Regulation of contractile proteins in diabetic heart

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Diabetes is one of the most prevalent chronic conditions that has a high association with death from cardiovascular disease(s). An impaired cardiac function independent of vascular disease suggests the existence of a primary myocardial defect in diabetes mellitus. We and others have documented that myocardial performance is impaired in the hearts of chronically diabetic rats and rabbits. Abnormalities in the contractile proteins and regulatory proteins could be responsible for the mechanical defects in streptozotocin (STZ)-diabetic hearts. The major focus of research on contractile proteins ill the diabetic state has been on myosin ATPase and its isoenzymes. However, in the contractile protein system, this could be only one of the mechanism that might be a controlling factor in myofilament contraction in diabetes. To define the role of cardiac contractile as well as regulatory proteins (troponin-tropomyosin) as a while in the regulation of actomyosin system in diabetic cardiomyopathy, individual proteins of the cardiac system were reconstituted under controlled conditions. Enzymatic data confirmed a diminished calcium sensitivity in the regulation of the cardiac actomyosin system when regulatory protein(s) complex was recombined from diabetic hearts. This diminished calcium sensitivity along with shifts in cardiac myosin heavy chain (VI → V3) could contribute to the impaired cardiac function in the hearts of chronic diabetic rats. It has also been reported that sarcomeric proteins such as myosin light chain-2 (MLC-2) and troponin 1 (Tnl) could be involved in regulating muscle contraction and in calcium sensitivity. Since phosphorylation of cardiac Tn1 is associated with altered maximum enzymatic activity and calcium force relationship in isolated muscle preparations, Tnl phosphorylation could contribute to depressed myocardial contractility in experimental diabetes. While we have yet to understand the exact function of each component in cardiac muscle and their behavior in concert where all of them act in tandem, we have focussed on the role of contractile proteins and their regulation in diabetes in this review. We have also included a brief discussion on other relevant intracellular components. In summary, there is substantial evidence to suggest that there are independent processes associated with diabetes which effect cardiac performance in experimental animals and in man. The locus of this review has been the explication of a biochemical defect which underlies cardiac contractile dysfunction in experimental models of diabetes.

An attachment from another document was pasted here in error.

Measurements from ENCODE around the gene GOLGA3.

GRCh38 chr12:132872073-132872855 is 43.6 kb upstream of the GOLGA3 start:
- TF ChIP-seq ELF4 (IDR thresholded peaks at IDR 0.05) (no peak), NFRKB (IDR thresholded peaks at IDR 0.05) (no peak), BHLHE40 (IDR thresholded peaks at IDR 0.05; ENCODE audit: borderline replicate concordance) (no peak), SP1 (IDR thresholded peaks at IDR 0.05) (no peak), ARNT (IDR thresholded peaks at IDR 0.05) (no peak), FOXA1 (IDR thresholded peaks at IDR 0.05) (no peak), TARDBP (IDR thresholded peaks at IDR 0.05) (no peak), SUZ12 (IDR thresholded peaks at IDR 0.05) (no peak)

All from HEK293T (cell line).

Malhotra, A., & Sanghi, V. (1997, April). Regulation of contractile proteins in diabetic heart. Cardiovascular Research.

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